Baltimore Orioles manager Buck Showalter turned around a failing baseball franchise and made the team into a baseball postseason powerhouse. And he did this without the financial resources of the competition, in the toughest division in the game. This is the fourth time the manager has worked such miracles with an MLB team, making the postseason with three different teams. Whether you are a baseball fan or not, there are good leadership lessons to be learned from Showalter’s career that may help you in your company:

Changing the culture:  When Showalter took over as manager of the New York Yankees in 1992, he inherited a team with a slew of malcontents. One of them was an outfielder named Mel Hall, who bullied Bernie Williams, one of the most promising young players on the team. Hall called the shy Williams “Bambi” and treated him badly, hazing him and hurting his confidence. Showalter got rid of players like Hall and saw Williams become a star. Leadership lesson: Don’t be afraid to get rid of bad actors in order to build your work team.

Spotting and developing talent: Former Yankees first baseman Don Mattingly, who played under Showalter and is now an MLB manager himself, said that Showalter has “the ability to spot talent that people miss.” In 1990, as a coach for the Yankees, spotted a young, unheralded pitcher in the lower levels of the Yankees farm system that he knew would be a star. The hurler? Mariano Rivera. Leadership lesson: Learn what makes a great employee at your company, and how to spot diamonds in the rough.

Expecting accountability: Employees are accountable not just to Showalter, but to each other.  As he told the New York Times last month, “When you see something done the wrong way, you say, ‘Hey, that ain’t good enough.’” He said that as time goes on, “you get the players to do that for each other,” where they expect the best from themselves and their teammates.  Leadership lesson: Holding your employees accountable can eventually result in their taking ownership of not just themselves but their co-workers.

Showing no fear of the competition:  Showalter currently manages in the American League East, the team with the toughest competition in baseball, with the New York Yankees, Boston Red Sox, and Tampa Bay Rays as rivals.  Before he got there, his team played with fear of the superstars on the other teams. For his part, Showalter showed that the teams were nothing to be afraid of by, as he put it, taking the fight to his opponents, exhorting his players to play hard, and giving them a vision of success to strive for. He took the Orioles from 93 losses in 2011 to 93 wins in 2012 and their first playoff appearance in 15 years, a remarkable achievement. Leadership lesson: Don’t be afraid of taking on the big dogs in your industry.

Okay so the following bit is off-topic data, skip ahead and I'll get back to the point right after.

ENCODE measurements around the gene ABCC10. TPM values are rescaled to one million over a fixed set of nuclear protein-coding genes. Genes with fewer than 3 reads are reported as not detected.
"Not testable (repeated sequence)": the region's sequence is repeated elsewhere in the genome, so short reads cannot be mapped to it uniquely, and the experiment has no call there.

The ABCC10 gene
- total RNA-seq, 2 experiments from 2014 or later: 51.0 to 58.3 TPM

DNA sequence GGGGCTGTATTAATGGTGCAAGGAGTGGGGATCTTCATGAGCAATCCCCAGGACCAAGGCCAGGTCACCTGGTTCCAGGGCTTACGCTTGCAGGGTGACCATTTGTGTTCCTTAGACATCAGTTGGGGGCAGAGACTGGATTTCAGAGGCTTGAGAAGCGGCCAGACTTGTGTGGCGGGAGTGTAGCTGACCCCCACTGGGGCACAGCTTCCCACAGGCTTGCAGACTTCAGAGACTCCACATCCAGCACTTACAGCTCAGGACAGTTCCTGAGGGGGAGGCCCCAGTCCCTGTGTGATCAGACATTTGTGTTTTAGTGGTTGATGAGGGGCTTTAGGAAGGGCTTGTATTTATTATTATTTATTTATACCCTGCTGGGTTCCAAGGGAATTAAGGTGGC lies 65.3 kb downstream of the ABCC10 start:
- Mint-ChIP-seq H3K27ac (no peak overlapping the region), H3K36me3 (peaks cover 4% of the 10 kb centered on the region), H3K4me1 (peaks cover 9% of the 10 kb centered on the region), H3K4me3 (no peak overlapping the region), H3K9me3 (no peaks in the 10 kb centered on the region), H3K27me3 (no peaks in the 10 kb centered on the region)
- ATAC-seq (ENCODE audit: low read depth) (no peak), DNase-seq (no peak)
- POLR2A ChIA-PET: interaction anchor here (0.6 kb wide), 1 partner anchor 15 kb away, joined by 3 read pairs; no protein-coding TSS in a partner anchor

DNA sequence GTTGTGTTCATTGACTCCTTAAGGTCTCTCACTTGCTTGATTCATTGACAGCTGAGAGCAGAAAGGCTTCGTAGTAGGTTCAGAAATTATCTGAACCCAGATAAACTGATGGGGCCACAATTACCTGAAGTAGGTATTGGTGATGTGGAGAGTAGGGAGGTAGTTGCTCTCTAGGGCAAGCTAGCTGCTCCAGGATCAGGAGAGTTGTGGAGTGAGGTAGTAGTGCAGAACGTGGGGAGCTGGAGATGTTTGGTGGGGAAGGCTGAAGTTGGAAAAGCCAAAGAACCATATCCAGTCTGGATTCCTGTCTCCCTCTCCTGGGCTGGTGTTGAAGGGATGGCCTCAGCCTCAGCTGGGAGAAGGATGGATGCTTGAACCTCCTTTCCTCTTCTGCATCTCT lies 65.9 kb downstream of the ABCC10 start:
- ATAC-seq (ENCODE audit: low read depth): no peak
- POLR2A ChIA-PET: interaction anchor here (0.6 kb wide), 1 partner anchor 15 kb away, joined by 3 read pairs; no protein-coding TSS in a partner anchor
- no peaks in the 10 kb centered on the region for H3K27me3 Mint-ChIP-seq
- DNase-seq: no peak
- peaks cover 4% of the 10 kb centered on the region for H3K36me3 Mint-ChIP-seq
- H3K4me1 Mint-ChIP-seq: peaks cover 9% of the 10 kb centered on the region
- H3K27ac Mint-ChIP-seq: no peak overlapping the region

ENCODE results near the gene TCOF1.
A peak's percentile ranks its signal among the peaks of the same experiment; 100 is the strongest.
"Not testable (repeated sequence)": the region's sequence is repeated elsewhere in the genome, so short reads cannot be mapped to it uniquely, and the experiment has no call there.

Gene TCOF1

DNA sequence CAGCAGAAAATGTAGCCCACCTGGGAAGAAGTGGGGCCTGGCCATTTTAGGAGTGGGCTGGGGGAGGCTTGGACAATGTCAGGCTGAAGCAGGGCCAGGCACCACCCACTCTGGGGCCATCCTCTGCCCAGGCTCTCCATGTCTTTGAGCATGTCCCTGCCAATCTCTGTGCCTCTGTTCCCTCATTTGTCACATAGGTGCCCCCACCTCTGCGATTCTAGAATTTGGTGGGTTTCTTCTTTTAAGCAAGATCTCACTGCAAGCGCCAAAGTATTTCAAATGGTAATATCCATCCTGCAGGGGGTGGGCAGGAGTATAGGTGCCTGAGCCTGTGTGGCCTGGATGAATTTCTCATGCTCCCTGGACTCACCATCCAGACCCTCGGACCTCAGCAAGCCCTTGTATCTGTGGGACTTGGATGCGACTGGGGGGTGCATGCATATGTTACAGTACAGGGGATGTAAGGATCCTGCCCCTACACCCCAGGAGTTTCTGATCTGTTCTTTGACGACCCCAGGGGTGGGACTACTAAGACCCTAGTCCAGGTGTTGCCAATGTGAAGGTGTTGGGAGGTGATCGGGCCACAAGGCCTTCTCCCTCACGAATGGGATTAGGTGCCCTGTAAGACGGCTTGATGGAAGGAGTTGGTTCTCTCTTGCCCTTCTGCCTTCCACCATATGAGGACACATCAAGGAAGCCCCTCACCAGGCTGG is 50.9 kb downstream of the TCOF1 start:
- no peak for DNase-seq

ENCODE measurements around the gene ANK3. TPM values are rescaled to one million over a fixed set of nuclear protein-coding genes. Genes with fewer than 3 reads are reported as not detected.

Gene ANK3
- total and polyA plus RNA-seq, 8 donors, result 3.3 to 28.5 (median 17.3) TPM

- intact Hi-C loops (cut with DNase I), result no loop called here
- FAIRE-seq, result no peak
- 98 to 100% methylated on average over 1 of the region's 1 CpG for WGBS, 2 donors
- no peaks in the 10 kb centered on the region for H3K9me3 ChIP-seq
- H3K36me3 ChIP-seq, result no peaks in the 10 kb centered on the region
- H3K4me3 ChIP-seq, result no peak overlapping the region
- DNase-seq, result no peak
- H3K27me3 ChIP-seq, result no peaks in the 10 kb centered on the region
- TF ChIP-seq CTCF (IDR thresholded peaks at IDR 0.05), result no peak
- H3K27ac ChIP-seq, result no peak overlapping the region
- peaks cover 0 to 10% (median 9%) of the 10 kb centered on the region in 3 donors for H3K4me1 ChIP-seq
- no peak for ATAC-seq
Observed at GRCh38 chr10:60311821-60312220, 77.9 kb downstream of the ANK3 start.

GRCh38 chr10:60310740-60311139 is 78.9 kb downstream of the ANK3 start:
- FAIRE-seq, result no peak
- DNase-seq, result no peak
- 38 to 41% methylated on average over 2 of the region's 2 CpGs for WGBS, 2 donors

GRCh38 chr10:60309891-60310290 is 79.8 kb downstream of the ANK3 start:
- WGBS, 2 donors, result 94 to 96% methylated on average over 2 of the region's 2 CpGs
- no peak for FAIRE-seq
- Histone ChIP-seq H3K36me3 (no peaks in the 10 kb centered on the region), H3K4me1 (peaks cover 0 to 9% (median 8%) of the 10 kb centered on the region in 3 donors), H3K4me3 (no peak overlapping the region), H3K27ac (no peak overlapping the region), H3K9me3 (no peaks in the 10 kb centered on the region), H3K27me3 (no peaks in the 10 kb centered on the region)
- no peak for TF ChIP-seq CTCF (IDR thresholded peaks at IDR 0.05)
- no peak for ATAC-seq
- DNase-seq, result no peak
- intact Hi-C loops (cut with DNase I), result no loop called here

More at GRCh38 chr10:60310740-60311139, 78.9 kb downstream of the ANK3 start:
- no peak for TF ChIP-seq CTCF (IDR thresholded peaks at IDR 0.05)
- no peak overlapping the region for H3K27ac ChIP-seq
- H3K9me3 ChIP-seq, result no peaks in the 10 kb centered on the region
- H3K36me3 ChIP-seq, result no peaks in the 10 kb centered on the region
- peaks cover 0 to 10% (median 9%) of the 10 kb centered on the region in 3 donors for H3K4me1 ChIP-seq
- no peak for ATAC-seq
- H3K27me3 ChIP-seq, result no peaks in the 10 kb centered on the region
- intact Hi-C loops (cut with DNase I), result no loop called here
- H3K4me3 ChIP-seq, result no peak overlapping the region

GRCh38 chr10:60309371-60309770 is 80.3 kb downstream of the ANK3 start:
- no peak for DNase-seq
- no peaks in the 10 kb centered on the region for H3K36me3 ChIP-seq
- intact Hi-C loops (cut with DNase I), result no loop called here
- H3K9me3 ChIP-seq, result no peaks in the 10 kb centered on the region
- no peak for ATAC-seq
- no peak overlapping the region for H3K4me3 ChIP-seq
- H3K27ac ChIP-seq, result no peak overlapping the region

Paying attention to detail:  In each of his managerial stops, Showalter has shown great attention to the little things, from picking the colors of the Arizona Diamondbacks’ uniforms to redesigning the Orioles’ spring training facility to more closely resemble Oriole Park at Camden Yards, the team’s stadium. Doing so has raised the bar as far as creating a team ethos. Leadership lesson: You can change the big things by changing the little things.

Be prepared: Showalter puts in the preparation, staying hours after the game to work on strategy.  He also makes sure to impart this knowledge to his players, so they can execute this strategy. That preparation is one of the reasons why the Orioles have a won-loss record that is 11 games more than they should have this year, given how many runs they score. Leadership lesson: Put in the work if you want to run with the big dogs.

Expecting the best, and establishing consequences: When Showalter first met with his Orioles players after taking over the team in the summer of 2010, he had a dry-erase board in the background listing replacements from each player in the minor leagues. This was done to let the players know that they couldn’t be complacent about their spot on the team. Leadership lesson: Don’t let you staff feel that they can have a job forever, even if they don’t produce.

Changing with the times:  While nobody will ever call Showalter mellow, the 56-year-old manager he showed that he was capable of lightening up a little, and communicating with players 35 years younger, when he got the job with the Orioles after not managing for four years. The notoriously austere manager even allowed the Orioles to have a ping-pong table in his spring training facility, something they didn’t expect him to let him keep. Leadership lesson: Be willing to relax a little if it means gaining better relationships with your staff.